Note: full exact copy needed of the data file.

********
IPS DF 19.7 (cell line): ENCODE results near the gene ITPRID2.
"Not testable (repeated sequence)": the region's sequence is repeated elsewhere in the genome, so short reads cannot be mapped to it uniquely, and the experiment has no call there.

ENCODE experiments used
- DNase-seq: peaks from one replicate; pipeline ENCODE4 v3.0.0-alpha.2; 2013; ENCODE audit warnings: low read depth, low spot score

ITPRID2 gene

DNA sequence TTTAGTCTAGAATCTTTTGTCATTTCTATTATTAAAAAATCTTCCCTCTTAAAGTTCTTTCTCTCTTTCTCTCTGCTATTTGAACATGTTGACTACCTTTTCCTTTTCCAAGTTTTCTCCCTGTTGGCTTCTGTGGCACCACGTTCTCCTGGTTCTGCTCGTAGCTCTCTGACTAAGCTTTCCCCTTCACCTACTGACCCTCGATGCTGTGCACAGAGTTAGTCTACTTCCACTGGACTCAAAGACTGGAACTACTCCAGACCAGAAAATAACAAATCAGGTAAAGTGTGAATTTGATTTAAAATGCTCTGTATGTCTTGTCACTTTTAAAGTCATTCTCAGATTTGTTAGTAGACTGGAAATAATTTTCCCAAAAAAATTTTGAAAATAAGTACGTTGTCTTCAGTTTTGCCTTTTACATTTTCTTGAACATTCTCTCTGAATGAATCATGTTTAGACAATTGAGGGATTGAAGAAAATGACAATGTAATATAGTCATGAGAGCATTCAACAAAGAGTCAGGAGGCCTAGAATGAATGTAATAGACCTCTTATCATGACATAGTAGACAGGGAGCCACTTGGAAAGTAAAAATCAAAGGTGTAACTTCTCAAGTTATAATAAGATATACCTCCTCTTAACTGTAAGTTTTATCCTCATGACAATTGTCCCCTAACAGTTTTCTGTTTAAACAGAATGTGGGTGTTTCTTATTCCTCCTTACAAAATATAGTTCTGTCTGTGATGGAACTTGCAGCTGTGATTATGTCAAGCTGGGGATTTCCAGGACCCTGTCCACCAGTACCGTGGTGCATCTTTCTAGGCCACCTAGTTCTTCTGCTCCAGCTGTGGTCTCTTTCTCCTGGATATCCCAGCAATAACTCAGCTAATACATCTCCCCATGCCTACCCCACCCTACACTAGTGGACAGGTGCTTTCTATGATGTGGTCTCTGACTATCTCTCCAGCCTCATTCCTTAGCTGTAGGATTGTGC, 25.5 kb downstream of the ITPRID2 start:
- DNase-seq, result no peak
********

IPS DF 19.7 (cell line): ENCODE results near the gene ITPRID2.
"Not testable (repeated sequence)": the region's sequence is repeated elsewhere in the genome, so short reads cannot be mapped to it uniquely, and the experiment has no call there.

ENCODE experiments used
- DNase-seq: peaks from one replicate; pipeline ENCODE4 v3.0.0-alpha.2; 2013; ENCODE audit warnings: low read depth, low spot score

ITPRID2 gene

DNA sequence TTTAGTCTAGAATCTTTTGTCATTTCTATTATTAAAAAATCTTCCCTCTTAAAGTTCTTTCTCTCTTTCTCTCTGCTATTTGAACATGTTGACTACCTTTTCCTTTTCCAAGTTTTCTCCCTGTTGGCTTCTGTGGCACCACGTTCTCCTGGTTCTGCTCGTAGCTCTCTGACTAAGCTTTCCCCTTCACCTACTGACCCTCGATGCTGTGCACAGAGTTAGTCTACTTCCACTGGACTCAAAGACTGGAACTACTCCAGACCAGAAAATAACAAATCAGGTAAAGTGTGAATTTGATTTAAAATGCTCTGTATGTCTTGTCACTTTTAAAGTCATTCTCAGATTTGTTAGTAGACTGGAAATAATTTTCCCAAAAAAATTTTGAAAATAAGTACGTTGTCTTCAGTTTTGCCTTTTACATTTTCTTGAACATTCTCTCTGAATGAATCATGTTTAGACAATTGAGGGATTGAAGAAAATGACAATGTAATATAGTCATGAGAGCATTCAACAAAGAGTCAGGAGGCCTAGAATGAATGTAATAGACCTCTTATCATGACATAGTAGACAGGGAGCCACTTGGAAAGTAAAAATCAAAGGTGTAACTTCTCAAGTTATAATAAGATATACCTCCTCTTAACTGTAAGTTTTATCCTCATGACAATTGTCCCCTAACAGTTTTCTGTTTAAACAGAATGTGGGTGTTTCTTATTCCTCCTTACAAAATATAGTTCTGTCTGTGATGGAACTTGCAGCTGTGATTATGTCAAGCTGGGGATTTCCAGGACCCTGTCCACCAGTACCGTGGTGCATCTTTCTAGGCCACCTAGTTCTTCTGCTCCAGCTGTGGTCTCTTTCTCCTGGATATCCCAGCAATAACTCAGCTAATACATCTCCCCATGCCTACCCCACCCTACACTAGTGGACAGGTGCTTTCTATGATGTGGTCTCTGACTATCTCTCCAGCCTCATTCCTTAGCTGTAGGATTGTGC, 25.5 kb downstream of the ITPRID2 start:
- DNase-seq, result no peak